We contend that the new vision that is necessary is to be found in radical Christian faith that is grounded in commitment to Jesus Christ. ... The offense of established religion is the proclamation and practice of a caricature of Christianity so enculturated, domesticated, and lifeless that our generation easily and naturally rejects it as ethically insensitive, hypocritical, and irrelevant to the needs of our times.

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Israeli Institute Gets $2.2 Million to Help Christians Study Jewish Thought

President of the Herzl Institute Yoram Hazony. Photo courtesy of the Herzl Institute/RNS.

A new institute in Jerusalem has been awarded $2.2 million to help Christians and Jews study Jewish texts, launching what’s being billed as a new kind of Jewish-Christian cooperation.

The Herzl Institute was awarded what’s being called the first ever multimillion-dollar grant in Jewish theology by the U.S-based Templeton Foundation, a philanthropic organization that has focused much of its giving on science-related projects. The Herzl Institute is a research institute that focuses on the development of Jewish ideas in fields like philosophy and history.

The institute is named for Theodor Herzl, considered the father of modern political Zionism, ideas that have found much support from conservative and evangelical Christians in the U.S.

Jewish and Christian collaboration has often been relegated to the political level, said Herzl President Yoram Hazony. The partnership reflects a new kind of engagement between Christians and Jews, he said.

One in the Lord

MULTIRACIAL CHURCHES are becoming more common in this country—but that doesn’t happen by chance.

A 2010 study by the Hartford Institute for Religion Research, based on a random sample of more than 11,000 congregations, revealed an increase in multiracial congregations in the U.S.—30 percent of churches reported that more than half of their members were part of minority groups.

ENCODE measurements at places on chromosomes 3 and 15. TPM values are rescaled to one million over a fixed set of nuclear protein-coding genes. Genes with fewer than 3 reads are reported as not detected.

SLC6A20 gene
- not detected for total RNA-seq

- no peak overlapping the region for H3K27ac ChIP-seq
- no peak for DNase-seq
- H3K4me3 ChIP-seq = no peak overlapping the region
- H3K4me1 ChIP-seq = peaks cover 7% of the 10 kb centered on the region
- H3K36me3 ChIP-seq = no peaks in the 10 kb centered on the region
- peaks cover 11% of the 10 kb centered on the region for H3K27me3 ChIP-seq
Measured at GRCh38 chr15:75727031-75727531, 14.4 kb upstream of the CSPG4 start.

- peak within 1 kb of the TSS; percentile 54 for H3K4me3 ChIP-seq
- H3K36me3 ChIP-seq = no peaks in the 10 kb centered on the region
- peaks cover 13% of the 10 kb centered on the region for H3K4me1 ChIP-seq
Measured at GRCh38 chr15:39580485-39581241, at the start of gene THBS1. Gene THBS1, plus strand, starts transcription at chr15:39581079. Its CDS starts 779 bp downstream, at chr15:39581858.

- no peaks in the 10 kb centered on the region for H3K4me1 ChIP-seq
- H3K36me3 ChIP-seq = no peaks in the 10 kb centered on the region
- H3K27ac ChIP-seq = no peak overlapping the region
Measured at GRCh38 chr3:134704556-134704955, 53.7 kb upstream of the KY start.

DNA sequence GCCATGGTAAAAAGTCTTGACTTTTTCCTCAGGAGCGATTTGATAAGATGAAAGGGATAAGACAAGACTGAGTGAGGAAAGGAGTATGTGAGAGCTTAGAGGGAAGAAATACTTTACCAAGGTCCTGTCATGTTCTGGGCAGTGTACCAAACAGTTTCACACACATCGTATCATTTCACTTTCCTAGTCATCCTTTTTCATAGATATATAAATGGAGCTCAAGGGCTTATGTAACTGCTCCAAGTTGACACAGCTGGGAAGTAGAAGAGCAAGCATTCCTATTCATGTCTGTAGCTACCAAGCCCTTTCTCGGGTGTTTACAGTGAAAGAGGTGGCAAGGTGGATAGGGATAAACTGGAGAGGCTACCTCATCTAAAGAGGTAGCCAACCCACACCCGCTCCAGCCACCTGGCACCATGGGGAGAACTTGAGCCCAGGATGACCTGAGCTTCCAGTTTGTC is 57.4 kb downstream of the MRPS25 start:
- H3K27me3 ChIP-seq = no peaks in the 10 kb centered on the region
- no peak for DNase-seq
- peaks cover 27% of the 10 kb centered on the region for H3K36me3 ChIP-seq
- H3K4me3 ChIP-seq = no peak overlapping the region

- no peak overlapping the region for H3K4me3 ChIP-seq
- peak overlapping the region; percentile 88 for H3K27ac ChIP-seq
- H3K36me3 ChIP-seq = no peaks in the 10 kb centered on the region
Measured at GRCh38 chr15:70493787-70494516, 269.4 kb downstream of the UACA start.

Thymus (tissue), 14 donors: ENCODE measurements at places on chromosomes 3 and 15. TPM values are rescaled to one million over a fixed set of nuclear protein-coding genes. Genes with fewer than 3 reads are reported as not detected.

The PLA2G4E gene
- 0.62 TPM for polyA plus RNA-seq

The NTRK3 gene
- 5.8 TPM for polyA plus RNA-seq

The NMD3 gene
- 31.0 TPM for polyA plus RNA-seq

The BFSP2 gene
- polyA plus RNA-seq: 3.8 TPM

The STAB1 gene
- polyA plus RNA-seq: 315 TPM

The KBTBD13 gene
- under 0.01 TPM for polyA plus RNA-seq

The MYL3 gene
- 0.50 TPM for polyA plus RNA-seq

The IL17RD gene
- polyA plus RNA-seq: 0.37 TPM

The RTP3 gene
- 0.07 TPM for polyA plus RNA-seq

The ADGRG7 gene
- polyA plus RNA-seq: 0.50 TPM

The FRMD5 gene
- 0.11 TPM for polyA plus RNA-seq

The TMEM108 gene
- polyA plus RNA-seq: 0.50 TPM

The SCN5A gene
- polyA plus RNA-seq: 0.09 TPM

Members of three multiracial churches in and near the nation’s capital—one Catholic, one Methodist, and one nondenominational—say that at their church “people don’t look the same, or think that much about it,” and describe their congregations as welcoming places “where you can feel God’s presence, where you can be yourself.”

Though Sunday worship time is still known as “the most segregated hour in America,” older members of churches such as Peace Fellowship Church in Washington, D.C., St. Camillus Catholic Church in Silver Spring, Md., and Culmore United Methodist Church in Falls Church, Va., remember when things started changing. As migration and demographic shifts altered neighborhoods and communities, members sought to engage in “desegregated” worship, opting to join communities that mirrored a world with different cultures and ways to praise God.

Reconciling Divisions
Dave Cho, a Korean-American who started attending Peace Fellowship Church in 2008 with his family, said he felt welcomed by Dennis Edwards, the founding pastor.

“Rev. Edwards’ philosophy is to reach out to people on the margins,” Cho said. “We didn’t know anybody. About 60 percent [of the congregants] were African American. We didn’t have much in common other than our faith.”

Faith was enough. Even though Peace Fellowship, a small, nondenominational community in the Deanwood neighborhood of Washington, D.C., did not set out to be a multiracial church, it welcomes everyone.